Purnululu National Park (Bungle Bungles)
About the Park
The Bungle Bungle Range, in Purnululu National Park is all about amazing landforms, fascinating geology and great scenery.
Purnululu is in the north eastern corner of the Kimberley region of North Western Australia, and lies just south of the massive man made Lake Argyle.
The Bungle Bungle Range is famous for it's distinct "bee hive" domes and their distinctive orange and black banding. The darker bands are on the more permeable layers of rock (which means water is able to move through them with relative ease). They allow moisture to seep through to the rock surface, promoting a dark algal growth.
The less permeable layers in between are covered with a patina of iron and manganese staining, which creates the orange bands. At 578 metres above sea level, the Bungle Bungle Range stands 200 to 300 metres above the surrounding woodland and grass-covered plain and makes for a very imposing sight.
- Adult: $11 per night
- Children under 16 $2
- Concession: $8
Camping in Purnululu National Park is available in two spots, being Walardi and Kurrajong. There is no accomodation in the park and only basic camping facilities. Camping will require you to be self sufficient. The DEC advise to bring your own drinking water, but we found the tap water in the campgrounds good for all other purposes. Both campsites have toilets. Camping in the park is a great way to experience the beauty of this ancient landscape and it's ever changing colours.
Single axle off road caravans / camper trailers can be taken into Purnululu. Other caravans are not permitted as they are considered unsuitable for the 4WD only road. Caravans can be left in Kununurra (250km north of the park), or at Warmun / Turkey Creek Roadhouse (approx 100km north).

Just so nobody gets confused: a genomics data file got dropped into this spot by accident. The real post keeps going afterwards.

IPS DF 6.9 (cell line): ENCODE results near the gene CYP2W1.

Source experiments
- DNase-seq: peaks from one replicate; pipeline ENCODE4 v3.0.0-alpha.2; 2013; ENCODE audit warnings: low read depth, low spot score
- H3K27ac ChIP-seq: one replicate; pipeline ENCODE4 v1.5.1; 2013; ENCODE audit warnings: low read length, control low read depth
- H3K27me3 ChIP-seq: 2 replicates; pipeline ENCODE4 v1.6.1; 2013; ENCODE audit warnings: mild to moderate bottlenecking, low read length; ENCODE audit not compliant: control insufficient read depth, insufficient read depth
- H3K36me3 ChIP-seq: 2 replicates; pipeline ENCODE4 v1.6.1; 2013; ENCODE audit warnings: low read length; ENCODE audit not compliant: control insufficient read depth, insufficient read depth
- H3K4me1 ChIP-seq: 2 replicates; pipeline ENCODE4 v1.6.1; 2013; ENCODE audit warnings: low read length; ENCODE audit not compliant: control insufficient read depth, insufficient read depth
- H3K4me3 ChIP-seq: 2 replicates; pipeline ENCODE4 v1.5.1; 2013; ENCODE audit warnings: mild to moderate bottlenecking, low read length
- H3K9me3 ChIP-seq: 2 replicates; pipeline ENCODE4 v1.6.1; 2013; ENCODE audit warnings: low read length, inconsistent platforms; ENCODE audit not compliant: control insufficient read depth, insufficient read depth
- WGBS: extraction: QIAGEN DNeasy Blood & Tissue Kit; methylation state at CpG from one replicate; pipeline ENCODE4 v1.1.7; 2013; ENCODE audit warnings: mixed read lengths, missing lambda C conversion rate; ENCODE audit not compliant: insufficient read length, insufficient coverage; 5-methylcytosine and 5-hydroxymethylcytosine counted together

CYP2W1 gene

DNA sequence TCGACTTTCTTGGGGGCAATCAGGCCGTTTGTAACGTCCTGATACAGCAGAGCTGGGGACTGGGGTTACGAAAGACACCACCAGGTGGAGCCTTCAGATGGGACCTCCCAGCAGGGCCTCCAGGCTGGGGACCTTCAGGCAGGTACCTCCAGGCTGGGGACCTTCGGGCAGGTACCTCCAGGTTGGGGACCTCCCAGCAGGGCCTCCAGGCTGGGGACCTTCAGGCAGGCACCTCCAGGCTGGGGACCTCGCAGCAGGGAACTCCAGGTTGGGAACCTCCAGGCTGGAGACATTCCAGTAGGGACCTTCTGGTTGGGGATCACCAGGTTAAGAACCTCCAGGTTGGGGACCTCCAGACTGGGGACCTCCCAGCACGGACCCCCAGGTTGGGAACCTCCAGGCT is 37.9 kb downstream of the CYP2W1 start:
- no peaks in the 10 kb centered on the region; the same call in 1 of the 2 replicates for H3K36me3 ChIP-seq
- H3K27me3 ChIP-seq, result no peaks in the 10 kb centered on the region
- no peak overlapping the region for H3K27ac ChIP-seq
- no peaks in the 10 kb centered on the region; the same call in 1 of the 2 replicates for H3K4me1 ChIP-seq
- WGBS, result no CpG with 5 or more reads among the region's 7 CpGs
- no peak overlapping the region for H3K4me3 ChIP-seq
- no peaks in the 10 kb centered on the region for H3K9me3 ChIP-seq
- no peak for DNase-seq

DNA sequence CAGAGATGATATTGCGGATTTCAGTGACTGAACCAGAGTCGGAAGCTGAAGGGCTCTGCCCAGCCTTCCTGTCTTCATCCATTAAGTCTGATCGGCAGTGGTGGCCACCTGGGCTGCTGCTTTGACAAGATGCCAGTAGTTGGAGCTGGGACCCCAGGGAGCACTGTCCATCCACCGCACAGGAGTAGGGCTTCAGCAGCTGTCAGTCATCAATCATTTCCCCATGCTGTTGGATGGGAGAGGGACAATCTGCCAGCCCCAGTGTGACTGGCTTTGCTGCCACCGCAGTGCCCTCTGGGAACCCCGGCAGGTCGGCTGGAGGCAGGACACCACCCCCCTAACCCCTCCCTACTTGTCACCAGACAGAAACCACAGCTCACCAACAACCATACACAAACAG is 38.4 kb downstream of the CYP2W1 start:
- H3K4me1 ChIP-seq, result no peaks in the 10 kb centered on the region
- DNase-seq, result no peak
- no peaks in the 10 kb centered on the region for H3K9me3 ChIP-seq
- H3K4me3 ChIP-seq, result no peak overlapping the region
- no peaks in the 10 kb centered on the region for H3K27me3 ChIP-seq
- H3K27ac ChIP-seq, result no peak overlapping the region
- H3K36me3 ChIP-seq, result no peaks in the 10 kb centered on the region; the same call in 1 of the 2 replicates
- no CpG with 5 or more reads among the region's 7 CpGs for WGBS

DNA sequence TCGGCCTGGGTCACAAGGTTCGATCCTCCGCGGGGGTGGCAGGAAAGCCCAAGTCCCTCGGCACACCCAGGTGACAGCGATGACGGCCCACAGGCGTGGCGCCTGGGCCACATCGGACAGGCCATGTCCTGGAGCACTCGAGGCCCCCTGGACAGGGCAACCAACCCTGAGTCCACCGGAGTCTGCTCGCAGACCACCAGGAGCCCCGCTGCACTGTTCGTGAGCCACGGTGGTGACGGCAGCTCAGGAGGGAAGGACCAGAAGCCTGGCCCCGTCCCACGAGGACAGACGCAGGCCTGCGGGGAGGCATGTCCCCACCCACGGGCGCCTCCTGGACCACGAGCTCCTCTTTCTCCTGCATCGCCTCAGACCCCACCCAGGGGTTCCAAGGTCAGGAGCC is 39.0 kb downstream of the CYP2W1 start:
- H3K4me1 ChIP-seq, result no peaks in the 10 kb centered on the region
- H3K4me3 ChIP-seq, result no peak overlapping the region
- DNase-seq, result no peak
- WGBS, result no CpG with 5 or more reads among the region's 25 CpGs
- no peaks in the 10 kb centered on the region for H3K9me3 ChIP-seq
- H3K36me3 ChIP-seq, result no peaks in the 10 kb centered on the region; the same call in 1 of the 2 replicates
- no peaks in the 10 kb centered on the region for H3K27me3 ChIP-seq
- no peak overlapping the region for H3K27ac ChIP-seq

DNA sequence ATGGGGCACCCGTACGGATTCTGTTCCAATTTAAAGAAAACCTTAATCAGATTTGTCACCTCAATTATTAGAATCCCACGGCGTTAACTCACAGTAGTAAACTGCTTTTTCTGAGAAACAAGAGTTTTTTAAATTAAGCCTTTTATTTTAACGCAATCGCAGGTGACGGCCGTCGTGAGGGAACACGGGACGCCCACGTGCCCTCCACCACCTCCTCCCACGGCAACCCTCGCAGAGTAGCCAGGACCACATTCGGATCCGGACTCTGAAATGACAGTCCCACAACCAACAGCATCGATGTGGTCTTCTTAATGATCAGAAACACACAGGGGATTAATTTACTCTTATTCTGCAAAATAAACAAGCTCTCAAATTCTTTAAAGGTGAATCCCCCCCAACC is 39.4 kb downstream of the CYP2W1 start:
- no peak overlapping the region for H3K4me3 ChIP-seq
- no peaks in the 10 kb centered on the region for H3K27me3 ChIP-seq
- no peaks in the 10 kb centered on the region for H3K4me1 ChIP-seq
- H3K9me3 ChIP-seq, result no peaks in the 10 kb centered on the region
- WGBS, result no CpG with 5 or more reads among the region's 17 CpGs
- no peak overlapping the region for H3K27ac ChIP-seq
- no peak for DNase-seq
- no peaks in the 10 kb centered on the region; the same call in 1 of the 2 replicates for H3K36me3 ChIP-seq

Another option for camping is to stay in the freestay out on the Great Northern Highway, about 1km south of the park entrance. In the dry season, there are usually plenty of campers there, and we felt quite safe in leaving our van behind for the day trips into the park.
The downside in this option is that it makes for a big day/s to see the attractions of the park. A trip from the highway into the park, around the main attractions and back out again is just over 200km on a road that is fairly tough going. That said, if the road is approached with commonsense, you should not have too many problems.
Best time of year
Dry season - April to September.
May is a good time as it is just before peak tourist time and the waterholes are full and fresh. The vegetation is also still lush and wildlife is more prevalent.
June to August are the busy months, with days typically around 30 degrees and cold nights.
September the crowds taper off and the days heat up, becoming uncomfortably hot.
The road into Purnululu National Park is generally closed December to March due to the wet season. The only way to see the park during the wet is from the air.
- Halls Creek 110km south.
- Warmun / Turkey Creek Roadhouse, approx 100km north. All fuel types and limited supplies.
- Kununurra 250 km north. This is the largest town in the area and is very well serviced, having all necessary supplies.
Things to do
Bushwalking to places like Piccaninny Creek, Cathedral Gorge and Echidna Chasm.
Enjoying the wildlife. Purnululu National Park is home to flocks of Budgerigars, rainbow bee-eaters and more than 130 other bird species. One of the great things to do in Purnululu is to simply enjoy the sights, the landscape and the serenity.
- Water is available.
- Rangers are based in the park.
- Purnululu National Park Visitor Centre, located approx 50km from the park entrance.
National Park Entry Fees Western Australia
Car per day $11
Concession or motorbike $5
Holiday pass valid 4 weeks $40
Annual Local Pass unlimited access to one park or a group of local parks 1 year $20 per car.
Yearly pass- unlimited access to all WA parks for 1 year $80 per car $50 concession. ( current 2010 )
It is well worth looking at a yearly pass, annual local pass or holiday pass, depending on what area you will be travelling in. Basically the parks in WA are so beautiful that it is almost impossible to spend only one day in any one park.
Given that each park will likely have you visiting a few times, it quickly becomes a good investment to have a one of the multiple entry passes mentioned above.
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